UNO engineering professor wins award

An engineering professor at the University of New Orleans has earned a teaching award from the American Society of Civil Engineers.

Malay Ghose Hajra, an assistant professor of civil and environmental engineering, will be awarded the 2014 ExCEED New Faculty Excellence in Teaching Award.

Ghose Hajra, who earned his doctorate degree from Kansas State University, researches soil mechanics, geo-environmental engineering and coastal restoration.

“This is an honor for a faculty member who is doing so many great things in so many different arenas,” said Norm Whitley, dean of the College of Engineering.

Ghose Hajra will be presented with the award at an American Society of Civil Engineers conference in Indianapolis on June 17.

Loyola communication department accredited

The School of Mass Communication at Loyola University has become the first Jesuit university program in the United States to hold national accreditations from both the Accrediting Council on Education in Journalism and Mass Communications and the Public Relations Society of America’s Certification in Education for Public Relations.

It is also the only program in Louisiana to hold both national endorsements.

“For parents and students looking for the best university mass communication program possible, these accreditations give Loyola a critical stamp of approval,” said Sonya Duhe, director of the School of Mass Communication.

Duhe said the accreditations will help Loyola graduates get jobs because communications professionals seeking to hire experienced candidates look to accredited programs first.

According to a statement from the university, both accreditations were awarded after rigorous evaluations by the respective organizations.

Tulane to host young African leaders

Tulane University has been selected as a host institution for President Barack Obama’s Washington Fellowship for Young African Leaders, the flagship program of the Young African Leaders Initiative.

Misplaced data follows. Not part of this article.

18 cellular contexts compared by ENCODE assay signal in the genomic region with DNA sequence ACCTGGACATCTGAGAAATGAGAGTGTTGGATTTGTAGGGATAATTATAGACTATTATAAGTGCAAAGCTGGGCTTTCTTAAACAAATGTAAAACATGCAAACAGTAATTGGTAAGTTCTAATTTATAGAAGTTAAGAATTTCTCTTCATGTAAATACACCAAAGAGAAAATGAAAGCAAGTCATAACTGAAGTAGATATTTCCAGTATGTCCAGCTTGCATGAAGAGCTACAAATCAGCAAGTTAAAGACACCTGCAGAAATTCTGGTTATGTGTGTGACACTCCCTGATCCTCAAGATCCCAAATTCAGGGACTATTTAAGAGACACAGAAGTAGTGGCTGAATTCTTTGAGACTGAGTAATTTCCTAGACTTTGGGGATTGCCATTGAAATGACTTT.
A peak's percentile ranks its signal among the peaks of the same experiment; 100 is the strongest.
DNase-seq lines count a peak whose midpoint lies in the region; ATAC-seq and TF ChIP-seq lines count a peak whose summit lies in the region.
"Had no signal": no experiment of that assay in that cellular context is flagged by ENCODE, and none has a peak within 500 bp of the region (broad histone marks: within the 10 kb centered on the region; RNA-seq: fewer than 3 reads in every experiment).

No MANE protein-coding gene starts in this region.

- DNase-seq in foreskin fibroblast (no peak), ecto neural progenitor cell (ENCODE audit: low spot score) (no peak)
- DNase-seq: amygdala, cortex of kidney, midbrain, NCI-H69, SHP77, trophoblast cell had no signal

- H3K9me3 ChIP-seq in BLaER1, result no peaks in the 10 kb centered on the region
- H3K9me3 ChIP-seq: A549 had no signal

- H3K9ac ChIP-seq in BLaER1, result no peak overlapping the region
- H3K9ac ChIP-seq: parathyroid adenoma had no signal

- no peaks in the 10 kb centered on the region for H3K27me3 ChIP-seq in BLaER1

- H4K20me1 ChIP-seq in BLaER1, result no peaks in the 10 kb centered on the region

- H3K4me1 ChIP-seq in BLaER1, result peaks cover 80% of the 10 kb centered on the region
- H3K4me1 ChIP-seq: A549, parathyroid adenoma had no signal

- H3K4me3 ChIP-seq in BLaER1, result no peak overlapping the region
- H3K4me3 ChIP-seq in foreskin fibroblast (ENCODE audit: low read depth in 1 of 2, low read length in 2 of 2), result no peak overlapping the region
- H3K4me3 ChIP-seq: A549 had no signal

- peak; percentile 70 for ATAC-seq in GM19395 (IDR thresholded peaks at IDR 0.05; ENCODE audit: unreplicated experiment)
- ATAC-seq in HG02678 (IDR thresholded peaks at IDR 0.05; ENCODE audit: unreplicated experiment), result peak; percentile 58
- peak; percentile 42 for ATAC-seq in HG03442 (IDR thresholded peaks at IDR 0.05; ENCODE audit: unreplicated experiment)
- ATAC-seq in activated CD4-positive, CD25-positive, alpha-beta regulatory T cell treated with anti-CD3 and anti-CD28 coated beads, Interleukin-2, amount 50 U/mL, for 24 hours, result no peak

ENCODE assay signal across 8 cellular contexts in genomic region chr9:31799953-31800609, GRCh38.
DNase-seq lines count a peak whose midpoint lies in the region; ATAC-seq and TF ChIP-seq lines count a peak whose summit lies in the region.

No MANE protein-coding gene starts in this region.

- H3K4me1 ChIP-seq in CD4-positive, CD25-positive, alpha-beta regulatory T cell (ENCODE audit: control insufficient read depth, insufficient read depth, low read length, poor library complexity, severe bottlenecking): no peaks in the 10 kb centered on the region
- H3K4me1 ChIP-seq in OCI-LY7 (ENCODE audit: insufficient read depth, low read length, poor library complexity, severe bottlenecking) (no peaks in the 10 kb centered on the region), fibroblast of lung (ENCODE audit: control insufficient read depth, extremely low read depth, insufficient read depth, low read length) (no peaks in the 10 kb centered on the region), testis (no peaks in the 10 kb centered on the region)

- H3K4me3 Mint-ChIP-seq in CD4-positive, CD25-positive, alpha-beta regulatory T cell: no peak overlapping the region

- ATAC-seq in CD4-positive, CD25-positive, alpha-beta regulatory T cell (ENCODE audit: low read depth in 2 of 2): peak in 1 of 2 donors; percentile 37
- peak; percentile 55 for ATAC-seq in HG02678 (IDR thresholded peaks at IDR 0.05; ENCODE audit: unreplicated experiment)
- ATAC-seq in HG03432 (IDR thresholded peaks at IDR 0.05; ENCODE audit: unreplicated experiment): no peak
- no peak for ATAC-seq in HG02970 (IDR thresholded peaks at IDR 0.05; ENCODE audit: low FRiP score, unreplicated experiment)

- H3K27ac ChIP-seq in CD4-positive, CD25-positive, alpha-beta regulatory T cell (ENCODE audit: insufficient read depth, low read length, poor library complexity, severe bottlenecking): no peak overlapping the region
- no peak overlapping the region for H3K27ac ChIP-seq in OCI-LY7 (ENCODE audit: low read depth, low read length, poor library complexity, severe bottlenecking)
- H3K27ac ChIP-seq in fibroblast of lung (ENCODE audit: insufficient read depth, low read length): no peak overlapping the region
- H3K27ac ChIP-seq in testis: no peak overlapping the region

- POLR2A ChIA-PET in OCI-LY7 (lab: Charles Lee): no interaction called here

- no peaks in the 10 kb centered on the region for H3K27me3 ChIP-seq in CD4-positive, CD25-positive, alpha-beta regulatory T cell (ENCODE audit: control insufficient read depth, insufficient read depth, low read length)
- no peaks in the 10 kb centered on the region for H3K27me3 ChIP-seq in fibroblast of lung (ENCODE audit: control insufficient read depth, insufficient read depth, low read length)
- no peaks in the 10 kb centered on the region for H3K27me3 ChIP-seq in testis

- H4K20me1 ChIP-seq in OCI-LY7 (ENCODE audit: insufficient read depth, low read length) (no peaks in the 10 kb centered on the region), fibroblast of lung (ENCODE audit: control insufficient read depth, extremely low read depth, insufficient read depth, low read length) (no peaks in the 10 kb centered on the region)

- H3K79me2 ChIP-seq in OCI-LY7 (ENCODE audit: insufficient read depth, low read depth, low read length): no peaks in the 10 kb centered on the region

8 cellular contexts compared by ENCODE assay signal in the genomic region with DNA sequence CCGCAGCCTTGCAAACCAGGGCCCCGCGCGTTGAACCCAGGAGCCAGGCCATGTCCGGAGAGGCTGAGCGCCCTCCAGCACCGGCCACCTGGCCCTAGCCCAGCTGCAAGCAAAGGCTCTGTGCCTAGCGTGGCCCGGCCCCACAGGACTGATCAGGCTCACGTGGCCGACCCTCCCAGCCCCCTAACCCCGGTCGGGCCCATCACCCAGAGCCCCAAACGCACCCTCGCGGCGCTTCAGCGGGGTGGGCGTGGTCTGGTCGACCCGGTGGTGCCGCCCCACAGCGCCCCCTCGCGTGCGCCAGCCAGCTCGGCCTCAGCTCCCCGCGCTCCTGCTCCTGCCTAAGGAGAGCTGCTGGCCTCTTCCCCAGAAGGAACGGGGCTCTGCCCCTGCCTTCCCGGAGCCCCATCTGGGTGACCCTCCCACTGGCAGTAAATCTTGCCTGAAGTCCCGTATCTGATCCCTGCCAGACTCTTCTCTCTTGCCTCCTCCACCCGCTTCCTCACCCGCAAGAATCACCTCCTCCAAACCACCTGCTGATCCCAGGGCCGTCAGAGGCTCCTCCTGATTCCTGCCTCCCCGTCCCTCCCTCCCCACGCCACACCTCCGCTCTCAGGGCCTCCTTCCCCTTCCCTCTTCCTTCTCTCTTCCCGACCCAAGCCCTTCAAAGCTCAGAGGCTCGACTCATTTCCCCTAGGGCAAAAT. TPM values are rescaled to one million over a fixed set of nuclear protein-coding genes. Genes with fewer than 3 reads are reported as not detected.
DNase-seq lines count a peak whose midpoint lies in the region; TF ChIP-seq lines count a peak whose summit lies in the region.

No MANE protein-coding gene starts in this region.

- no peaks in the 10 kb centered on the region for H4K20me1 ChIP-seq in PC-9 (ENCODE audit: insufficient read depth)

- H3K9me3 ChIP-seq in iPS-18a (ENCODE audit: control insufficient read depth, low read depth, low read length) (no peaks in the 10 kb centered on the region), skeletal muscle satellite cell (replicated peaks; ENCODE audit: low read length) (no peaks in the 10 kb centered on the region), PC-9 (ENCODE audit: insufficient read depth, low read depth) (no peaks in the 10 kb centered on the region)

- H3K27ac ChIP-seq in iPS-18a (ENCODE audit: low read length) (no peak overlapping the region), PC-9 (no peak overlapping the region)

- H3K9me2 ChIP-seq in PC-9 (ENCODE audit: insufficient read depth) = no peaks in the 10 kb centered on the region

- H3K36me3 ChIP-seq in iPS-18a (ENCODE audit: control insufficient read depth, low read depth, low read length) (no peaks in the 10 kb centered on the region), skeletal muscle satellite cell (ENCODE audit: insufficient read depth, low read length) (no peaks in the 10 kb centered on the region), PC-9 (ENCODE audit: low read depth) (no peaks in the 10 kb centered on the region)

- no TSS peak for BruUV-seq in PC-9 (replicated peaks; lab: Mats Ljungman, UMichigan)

The program will bring 500 of Africa’s promising young leaders, ages 25 to 35, to top U.S. universities for academic programs and leadership training in business and entrepreneurship, civic leadership or public management.

Tulane will host 25 fellows from sub-Saharan Africa for a six-week academic institute on civic leadership.

The program includes lectures on health, education, environmental studies, geography, music and demographics. It includes service placements with area nonprofits and presentations by New Orleans nonprofit, business and governmental leaders.

Obama announced the Washington Fellowship in South Africa in 2013 to emphasize the importance of Africa’s youth.

The president will host a summit for the fellows in Washington in July. A select group of 100 fellows will remain in the United States after that for an eight-week internship at a U.S. business, nonprofit or government agency.

The Washington Fellowship also includes programming in Africa, including networking opportunities, continued professional development and access to seed funding.

For more information about the fellowship program, visit http://youngafricanleaders.state.gov.

UNO student wins chemistry award

A doctoral student in chemistry at the University of New Orleans has won a $5,000 prize from the International Precious Metals Institute to fund research into small gold particles.

Taha Rostamzadeh, a native of Iran, will receive the Gemini Industries Student Award at the group’s conference in June in Orlando, Florida.

Rostamzadeh’s research involves the fabrication of gold nanoparticle arrays that form small peapod-like structures. Such nanoscale structures are about 10,000 times smaller than a human hair and have the potential to be used in solar conversion, drug treatment or small circuit devices.

“This is a well-deserved award,” said John Wiley, associate director of the UNO Advanced Materials Research Institute. “Taha’s contributions to this research have been essential. Such funding is greatly needed to continue this work.”

Gemini Industries, the provider of the award, is a leading precious metals refinery based in California.

The company has presented the award annually to graduate students since 1981. Previous recipients have included students at MIT, Princeton, Northwestern, Cornell and Brown.

Rostamzadeh works in Wiley’s group in the department of chemistry and the Advanced Materials Research Institute. The research into peapod structures was started in 2011 under the Louisiana Board of Regents Post-Katrina Support Fund.